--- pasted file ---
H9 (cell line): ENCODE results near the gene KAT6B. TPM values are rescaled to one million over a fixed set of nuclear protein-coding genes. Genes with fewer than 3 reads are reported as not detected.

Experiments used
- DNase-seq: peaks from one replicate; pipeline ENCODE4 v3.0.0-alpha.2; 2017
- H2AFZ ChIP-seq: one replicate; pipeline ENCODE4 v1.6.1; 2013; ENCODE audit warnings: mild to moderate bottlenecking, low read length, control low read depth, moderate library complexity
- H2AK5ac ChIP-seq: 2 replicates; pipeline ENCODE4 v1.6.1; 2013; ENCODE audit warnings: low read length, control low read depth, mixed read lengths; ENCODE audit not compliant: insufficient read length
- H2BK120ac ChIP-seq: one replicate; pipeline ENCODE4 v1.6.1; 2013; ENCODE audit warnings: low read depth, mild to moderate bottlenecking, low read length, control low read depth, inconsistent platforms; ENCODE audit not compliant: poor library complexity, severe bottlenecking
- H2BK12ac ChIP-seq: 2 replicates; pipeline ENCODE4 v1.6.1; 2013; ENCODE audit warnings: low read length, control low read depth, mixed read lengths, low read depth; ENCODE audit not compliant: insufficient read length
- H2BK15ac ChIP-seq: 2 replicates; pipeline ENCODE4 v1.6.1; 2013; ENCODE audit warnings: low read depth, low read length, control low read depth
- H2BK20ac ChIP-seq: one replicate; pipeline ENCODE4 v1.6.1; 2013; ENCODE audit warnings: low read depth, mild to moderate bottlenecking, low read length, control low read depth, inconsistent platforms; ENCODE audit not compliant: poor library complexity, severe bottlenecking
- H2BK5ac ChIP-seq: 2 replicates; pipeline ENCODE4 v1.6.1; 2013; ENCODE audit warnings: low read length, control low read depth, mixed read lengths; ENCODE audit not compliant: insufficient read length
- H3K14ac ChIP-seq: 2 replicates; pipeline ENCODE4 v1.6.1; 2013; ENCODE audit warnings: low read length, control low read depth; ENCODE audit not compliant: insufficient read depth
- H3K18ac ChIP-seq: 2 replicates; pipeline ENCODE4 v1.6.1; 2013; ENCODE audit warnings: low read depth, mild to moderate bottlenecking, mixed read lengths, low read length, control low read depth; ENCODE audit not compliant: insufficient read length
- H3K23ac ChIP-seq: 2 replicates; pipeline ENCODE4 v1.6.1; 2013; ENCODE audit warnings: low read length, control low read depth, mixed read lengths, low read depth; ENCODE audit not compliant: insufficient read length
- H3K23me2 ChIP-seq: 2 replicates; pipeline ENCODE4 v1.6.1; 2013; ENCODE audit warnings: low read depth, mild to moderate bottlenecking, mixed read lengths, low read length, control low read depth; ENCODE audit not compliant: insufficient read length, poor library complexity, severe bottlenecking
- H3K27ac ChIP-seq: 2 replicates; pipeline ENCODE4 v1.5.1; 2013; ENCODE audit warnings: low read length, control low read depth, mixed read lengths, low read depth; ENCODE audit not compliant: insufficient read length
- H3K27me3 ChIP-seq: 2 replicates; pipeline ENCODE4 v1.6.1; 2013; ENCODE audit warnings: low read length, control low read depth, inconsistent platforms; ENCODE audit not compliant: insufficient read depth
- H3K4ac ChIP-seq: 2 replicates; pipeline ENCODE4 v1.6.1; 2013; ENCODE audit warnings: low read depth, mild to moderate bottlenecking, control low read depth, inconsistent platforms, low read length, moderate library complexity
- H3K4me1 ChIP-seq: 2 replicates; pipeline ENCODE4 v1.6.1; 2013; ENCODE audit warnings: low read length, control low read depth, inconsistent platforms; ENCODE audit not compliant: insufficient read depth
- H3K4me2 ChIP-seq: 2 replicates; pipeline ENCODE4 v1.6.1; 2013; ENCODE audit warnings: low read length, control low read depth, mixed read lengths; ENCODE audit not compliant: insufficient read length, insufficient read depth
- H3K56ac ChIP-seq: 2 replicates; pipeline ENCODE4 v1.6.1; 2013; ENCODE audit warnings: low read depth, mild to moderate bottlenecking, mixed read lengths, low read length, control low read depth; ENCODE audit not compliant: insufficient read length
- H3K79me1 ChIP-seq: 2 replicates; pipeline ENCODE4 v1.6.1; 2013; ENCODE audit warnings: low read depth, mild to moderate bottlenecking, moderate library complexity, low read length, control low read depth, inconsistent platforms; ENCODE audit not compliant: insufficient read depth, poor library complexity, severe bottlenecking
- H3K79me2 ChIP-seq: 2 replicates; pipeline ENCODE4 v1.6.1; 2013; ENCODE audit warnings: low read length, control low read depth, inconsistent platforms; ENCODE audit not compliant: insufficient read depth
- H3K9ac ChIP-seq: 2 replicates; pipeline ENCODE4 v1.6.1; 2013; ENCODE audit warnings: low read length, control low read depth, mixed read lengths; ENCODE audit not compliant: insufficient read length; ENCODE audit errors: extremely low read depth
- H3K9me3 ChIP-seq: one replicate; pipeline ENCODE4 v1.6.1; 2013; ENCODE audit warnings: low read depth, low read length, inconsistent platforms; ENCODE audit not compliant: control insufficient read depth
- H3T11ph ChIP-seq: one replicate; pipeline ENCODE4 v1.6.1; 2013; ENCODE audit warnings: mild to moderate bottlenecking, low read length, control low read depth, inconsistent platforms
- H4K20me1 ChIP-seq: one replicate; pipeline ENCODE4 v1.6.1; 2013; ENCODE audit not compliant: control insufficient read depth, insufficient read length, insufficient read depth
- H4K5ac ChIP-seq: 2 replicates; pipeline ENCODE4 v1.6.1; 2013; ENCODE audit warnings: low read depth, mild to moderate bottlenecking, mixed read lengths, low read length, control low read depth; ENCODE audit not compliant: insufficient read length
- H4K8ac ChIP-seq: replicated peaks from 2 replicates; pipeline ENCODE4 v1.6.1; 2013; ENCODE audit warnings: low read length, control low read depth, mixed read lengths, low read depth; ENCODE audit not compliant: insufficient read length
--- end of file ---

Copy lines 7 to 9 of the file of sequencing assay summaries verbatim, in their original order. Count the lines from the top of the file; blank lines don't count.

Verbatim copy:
- H2BK12ac ChIP-seq: 2 replicates; pipeline ENCODE4 v1.6.1; 2013; ENCODE audit warnings: low read length, control low read depth, mixed read lengths, low read depth; ENCODE audit not compliant: insufficient read length
- H2BK15ac ChIP-seq: 2 replicates; pipeline ENCODE4 v1.6.1; 2013; ENCODE audit warnings: low read depth, low read length, control low read depth
- H2BK20ac ChIP-seq: one replicate; pipeline ENCODE4 v1.6.1; 2013; ENCODE audit warnings: low read depth, mild to moderate bottlenecking, low read length, control low read depth, inconsistent platforms; ENCODE audit not compliant: poor library complexity, severe bottlenecking